|Bid||119.56 x 800|
|Ask||130.66 x 800|
|Day's range||130.25 - 134.35|
|52-week range||110.00 - 167.75|
|Beta (5Y monthly)||0.38|
|PE ratio (TTM)||23.87|
|Forward dividend & yield||1.40 (1.06%)|
|Ex-dividend date||05 Jun 2020|
|1y target est||170.50|
(Bloomberg) -- Israel’s Finance Ministry is discussing an initial public offering of a stake in one of the country’s largest companies, state-owned Israel Aerospace Industries Ltd., to help fund a budget stretched by the coronavirus pandemic, according to people familiar with the matter.Discussions are part of planning around the country’s new budget, and currently focus on offering a 25% stake in the company with the goal of raising roughly $1 billion, according to one of the people, who asked for anonymity because the talks aren’t public. The people cautioned that no final decision has been made.IAI bonds maturing in 2023, which trade on the Tel Aviv Stock Exchange, extended gains after the news to rise eight basis points as of 5:17 p.m. local time.After more than a year of political paralysis, Israel swore in a unity government last month to tackle the Covid-19 pandemic. One of the new cabinet’s first tasks is to pass the country’s overdue budget, with Israel on track to run the widest deficit in years as a result of a fiscal stimulus package of nearly 100 billion shekel ($28.9 billion).Government officials have long pushed for the company’s IPO, though progress has been stalled by the lack of government over the past year and concerns that a public offering could expose sensitive security information.An employer of around 15,000 people worldwide, IAI is also a key provider of defense systems and technology, with business lines ranging from drones and missiles to refurbishing planes and building robots to help tow jets around airports. It co-developed Israel’s Iron Dome defense system against enemy rockets.A Finance Ministry spokeswoman referred questions to the Government Companies Authority, which didn’t immediately respond to a request for comment. A spokesman for IAI declined to comment.Eilat, BezeqOver the past two decades, Israel has privatized national assets ranging from the southern port of Eilat to the Bezeq telecommunications firm. Another state-owned defense firm, IMI Systems Ltd., was sold to Elbit Systems Ltd. for about $500 million in 2018.In 2019, IAI sales were up almost 12% from the year before to reach $4.1 billion, according to an annual report, while net income rose to $86 million after a loss in 2018.The latest data show the government’s deficit widened to 6% of output in the 12-months through May, with the fiscal gap totaling 46.2 billion shekels in 2020.For more articles like this, please visit us at bloomberg.comSubscribe now to stay ahead with the most trusted business news source.©2020 Bloomberg L.P.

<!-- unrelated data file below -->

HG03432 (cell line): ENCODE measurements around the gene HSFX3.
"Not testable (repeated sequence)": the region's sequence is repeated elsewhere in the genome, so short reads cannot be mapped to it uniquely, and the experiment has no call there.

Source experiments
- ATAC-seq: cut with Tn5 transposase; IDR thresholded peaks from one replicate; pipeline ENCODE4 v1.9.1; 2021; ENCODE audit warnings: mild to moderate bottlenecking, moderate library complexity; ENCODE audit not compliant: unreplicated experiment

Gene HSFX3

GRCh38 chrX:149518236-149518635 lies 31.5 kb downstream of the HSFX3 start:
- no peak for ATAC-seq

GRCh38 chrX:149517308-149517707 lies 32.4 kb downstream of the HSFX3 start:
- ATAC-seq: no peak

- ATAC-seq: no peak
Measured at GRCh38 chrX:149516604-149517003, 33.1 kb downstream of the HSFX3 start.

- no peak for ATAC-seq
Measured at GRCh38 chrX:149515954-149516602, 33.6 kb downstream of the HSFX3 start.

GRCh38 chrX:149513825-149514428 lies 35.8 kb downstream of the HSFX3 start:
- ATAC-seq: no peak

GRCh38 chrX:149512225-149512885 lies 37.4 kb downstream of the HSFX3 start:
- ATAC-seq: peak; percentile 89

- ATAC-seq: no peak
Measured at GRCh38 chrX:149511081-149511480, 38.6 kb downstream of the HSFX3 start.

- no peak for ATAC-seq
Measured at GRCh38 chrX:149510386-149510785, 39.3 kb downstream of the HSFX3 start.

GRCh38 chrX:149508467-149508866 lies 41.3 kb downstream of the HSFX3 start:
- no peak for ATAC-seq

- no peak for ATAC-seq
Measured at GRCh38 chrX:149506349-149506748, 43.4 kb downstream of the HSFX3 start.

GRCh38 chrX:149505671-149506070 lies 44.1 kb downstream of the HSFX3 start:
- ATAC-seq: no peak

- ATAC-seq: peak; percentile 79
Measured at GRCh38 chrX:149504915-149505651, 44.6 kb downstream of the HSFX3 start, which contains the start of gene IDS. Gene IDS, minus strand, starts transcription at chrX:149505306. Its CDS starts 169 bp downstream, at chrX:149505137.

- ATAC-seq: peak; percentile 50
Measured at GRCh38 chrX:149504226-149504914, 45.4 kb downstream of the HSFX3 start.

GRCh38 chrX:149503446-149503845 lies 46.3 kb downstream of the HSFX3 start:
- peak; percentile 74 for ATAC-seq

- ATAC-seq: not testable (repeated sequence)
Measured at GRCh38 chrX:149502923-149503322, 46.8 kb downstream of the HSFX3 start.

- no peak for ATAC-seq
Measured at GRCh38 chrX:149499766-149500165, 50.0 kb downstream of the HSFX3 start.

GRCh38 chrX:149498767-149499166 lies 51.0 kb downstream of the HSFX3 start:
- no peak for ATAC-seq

On the call with me today are Butzi Machlis, our President and CEO, and Yossi Gaspar, our Chief Financial Officer. Yossi will begin by providing a discussion of the financial results, followed by Butzi who will talk about some of the significant events during the quarter and beyond.
Elbit (ESLT) doesn't possess the right combination of the two key ingredients for a likely earnings beat in its upcoming report. Get prepared with the key expectations.
Here at Zacks, our focus is on the proven Zacks Rank system, which emphasizes earnings estimates and estimate revisions to find great stocks. Nevertheless, we are always paying attention to the latest value, growth, and momentum trends to underscore strong picks.
Taking the soldier into the digital battlefield, with new wearable technology - being showcased by Israel-based company Elbit Systems at the international Defence and Security Exhibition in London. The company's Vice President Gil Maoz says the equipment - comprising of a visor, night vision goggles, wrist-mounted computer and gunsight will give soldiers better information during combat. Targets can be identified as friend or foe using augmented reality technology within the SmartEye ballistic visor. (SOUNDBITE) (English) VICE PRESIDENT AT ELBIT SYSTEMS, GIL MAOZ, SAYING: " "So when he's aiming his weapon at the target he will see if it's one of our own forces or an enemy and therefore either protecting our forces and increasing safety or being far more effective towards the enemy. Our goal is to enhance a soldier's lethality and his survivability. Elbit says the technology is not experimental and has already been tried and tested by armed forces. It's using the show as an opportunity to promote the equipment for its DOMINATOR warrior combat suite, hoping to catch the attention of the British military.